Thranduil buried his head in his blanket, biting his lip to keep himself from crying again. Why had she killed herself? The analytical voice was fairly certain it was the prospect of returning to Menegroth that had dismayed her, she had dreaded moving back in with Oropher. And since it was Thranduil’s wish to return, the voice told him he was to blame. It was his fault. His mother had died because Thranduil wanted to return to the march-wardens. To the bitter end he had failed her.
He could not hold back a sob, which grew into a wail of grief. “Nana… I’m sorry. I’m so sorry. Nanaaa…” His forlorn cries rolled over the empty plains.
When dawn broke, Thranduil had no more tears left and in his chest only a hollow ache remained. During the last few hours of involuntary vigilance he had come to a decision: from then on he would never talk or think of his mother’s suicide again. It had been an accident. In the bleak twilight of the morning, Thranduil assumed the smooth, emotionless face he would need to keep that guile up. Mounting his borrowed horse, he went on his way.
Only a little over a day’s ride remained when Thranduil spotted a unit of march-wardens walking some way ahead. He nudged his horse into a gallop and soon caught up with them. He discerned Amroth in the group, and it was cheering to see his friend in his warrior’s gear. Oropher must have been correct in that the king had forgiven them.
“Tharan!” Amroth’s face broke up into a wide grin. “I thought I would not see you again in a long time.”
Thranduil dismounted and found himself caught by the other in a bearhug. He returned it warmly, realising how glad he was to be back with his friend.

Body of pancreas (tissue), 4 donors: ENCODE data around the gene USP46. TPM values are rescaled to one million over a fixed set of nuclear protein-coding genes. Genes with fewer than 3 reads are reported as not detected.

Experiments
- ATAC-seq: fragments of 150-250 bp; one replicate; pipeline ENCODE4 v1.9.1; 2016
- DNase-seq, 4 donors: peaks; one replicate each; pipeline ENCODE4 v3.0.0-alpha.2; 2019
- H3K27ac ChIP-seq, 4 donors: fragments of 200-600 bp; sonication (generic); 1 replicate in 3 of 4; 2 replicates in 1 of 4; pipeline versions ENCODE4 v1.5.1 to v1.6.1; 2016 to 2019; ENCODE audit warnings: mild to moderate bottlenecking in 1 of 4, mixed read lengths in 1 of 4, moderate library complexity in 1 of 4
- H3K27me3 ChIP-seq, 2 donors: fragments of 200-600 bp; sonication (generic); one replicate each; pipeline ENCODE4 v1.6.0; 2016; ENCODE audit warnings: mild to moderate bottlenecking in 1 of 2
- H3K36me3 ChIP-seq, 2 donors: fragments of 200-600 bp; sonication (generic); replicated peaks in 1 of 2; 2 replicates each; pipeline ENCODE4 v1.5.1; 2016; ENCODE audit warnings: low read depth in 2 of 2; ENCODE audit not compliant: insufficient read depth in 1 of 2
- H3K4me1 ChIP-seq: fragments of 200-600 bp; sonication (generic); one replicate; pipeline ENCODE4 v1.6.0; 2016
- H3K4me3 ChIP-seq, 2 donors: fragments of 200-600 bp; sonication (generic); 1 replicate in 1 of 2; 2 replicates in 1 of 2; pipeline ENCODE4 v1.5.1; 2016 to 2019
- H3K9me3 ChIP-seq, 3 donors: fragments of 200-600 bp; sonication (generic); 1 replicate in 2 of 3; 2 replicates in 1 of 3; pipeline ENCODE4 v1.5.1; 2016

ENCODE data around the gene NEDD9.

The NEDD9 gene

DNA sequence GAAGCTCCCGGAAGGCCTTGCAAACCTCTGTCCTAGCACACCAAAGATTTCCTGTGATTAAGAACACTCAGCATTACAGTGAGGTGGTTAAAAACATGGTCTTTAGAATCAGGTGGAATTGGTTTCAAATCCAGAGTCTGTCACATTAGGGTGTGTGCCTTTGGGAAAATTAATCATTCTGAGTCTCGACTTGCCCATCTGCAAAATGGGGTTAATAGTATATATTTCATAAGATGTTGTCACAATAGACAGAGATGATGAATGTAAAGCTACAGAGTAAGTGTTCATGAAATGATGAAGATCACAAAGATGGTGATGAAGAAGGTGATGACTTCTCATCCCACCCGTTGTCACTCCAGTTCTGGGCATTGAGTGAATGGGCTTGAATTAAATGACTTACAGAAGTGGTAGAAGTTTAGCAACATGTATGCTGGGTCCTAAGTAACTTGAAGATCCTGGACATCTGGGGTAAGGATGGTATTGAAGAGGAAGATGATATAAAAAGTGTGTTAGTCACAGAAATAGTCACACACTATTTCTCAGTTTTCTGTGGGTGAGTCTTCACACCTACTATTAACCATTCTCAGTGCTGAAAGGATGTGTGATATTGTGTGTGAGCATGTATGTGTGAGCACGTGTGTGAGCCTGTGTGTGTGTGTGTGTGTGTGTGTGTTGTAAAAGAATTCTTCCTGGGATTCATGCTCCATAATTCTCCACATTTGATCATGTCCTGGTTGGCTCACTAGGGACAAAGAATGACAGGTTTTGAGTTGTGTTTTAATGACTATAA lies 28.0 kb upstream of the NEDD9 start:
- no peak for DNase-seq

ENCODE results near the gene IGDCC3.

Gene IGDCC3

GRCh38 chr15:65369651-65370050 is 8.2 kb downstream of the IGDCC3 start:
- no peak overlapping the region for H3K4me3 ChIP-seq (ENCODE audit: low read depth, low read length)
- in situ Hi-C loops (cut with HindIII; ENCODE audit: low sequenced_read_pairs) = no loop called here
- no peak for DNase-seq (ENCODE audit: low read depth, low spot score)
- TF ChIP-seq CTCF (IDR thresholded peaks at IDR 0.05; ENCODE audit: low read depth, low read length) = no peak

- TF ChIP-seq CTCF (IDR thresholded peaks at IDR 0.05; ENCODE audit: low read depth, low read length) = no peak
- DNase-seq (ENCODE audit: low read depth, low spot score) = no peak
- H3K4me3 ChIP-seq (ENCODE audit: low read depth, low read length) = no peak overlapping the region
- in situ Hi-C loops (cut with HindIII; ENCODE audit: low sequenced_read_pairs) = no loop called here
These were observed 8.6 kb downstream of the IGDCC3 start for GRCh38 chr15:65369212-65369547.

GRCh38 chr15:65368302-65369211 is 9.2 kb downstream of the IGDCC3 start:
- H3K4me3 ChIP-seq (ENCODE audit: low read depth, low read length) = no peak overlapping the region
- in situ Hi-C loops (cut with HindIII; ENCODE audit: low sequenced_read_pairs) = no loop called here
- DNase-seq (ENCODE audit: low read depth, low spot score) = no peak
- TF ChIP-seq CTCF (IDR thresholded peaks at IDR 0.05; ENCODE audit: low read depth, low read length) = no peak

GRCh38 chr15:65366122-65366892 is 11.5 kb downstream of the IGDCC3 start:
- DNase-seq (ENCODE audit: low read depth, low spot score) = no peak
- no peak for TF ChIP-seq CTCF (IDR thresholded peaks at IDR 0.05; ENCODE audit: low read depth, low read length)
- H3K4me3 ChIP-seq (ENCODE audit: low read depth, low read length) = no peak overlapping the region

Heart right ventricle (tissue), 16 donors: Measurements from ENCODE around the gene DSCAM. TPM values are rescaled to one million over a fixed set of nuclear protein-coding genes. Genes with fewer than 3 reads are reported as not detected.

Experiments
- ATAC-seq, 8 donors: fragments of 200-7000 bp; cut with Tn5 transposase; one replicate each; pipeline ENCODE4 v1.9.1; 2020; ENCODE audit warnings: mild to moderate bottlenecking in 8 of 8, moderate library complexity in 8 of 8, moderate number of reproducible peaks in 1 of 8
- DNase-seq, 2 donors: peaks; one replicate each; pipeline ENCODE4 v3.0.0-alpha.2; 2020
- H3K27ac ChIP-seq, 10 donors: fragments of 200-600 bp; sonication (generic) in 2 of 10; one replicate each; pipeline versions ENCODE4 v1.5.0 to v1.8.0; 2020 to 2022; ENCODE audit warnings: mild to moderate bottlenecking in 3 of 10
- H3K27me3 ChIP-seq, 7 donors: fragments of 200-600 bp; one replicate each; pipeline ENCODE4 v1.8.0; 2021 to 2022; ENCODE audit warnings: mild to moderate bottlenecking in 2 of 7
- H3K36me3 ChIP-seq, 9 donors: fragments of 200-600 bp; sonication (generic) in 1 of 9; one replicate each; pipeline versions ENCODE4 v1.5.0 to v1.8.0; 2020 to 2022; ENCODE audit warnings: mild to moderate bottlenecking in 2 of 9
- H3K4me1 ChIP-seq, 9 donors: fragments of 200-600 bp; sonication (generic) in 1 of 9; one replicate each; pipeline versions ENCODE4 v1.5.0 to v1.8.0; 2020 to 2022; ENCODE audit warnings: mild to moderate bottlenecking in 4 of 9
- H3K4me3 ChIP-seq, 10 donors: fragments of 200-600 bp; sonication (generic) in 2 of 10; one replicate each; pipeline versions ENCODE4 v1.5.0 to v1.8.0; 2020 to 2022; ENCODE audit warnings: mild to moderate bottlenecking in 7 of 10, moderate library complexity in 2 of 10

Leading his horse, Thranduil commenced to walk with the march-wardens. He hoped Amroth would not ask about Aerneth and his mother, and thankfully he did not, eager as he was to recount all that had happened in Doriath recently.
“I assume you do not know how Lúthien escaped?” he began, and at Thranduil's negative reply, continued: “It was very clever. You remember how she locked herself up those last days? Well, it appears she was busy in there. Galadriel saw all of it in her water mirror. Lúthien must have inherited some of Queen Melian’s Maia powers, for she magically grew her hair out and used it to weave a coat and plait a rope. With the rope she climbed down from the tree, and the coat made us fall asleep – I know, it sounds like an elflings’ tale, right?”
“A hair coat put us to sleep? Aye, it does sound like a tale.”
“Well, it’s the truth, and the king confirmed it with Queen Melian too, once Galadriel had shown him. The queen would not say anything first, I think they are…” He lowered his voice. “...not on speaking terms, if you get me. Queen Melian was rather upset that he treated their daughter so badly, and the whole Silmaril quest too, it displeased her.”
“Where is Lúthien now?”
“Ai, this is where it’s gotten dramatic! She was caught – by Celegorm and Curufin, Fëanor’s sons you know. And Celegorm, the bastard, decided he wanted to marry Lúthien and sent emissaries to Doriath demanding King Thingol must agree to it, and even had the nerve to claim the king owed them his allegiance!”
“He did not!” Thranduil was genuinely surprised. How stupid could Celegorm be? He must know King Thingol hated all Noldor, particularly the sons of Fëanor – and thus the notion that he would be giving his daughter’s hand to one of them was ridiculous. What kind of stuck up ego would it take for an ellon to believe it possible? And even if her father for some obscure reason did concede, Lúthien would surely refuse, and what would Celegorm do then? Take her by force? The thought alone was nauseating.
“He sure did. Nearly caused a war too! The king was so angry, you should have seen him. I thought he would explode, or order the emissaries killed on the spot, or both. He wanted to launch an attack on Nargothrond! But first he sent us out – this unit I mean. We have just returned from spying on them, investigating if Lúthien really was there.”
“Well, sure enough, she was taken to Nargothrond and imprisoned, but thankfully she had escaped before we arrived. A hound helped her – Celegorm’s own hunting dog, that they say the Vala Oromë himself once gave him! Lúthien fled riding the hound’s back like on a horse. Presumably she is well on her way to Sauron’s tower by now.”
“So, no war then?”
“I hope not.”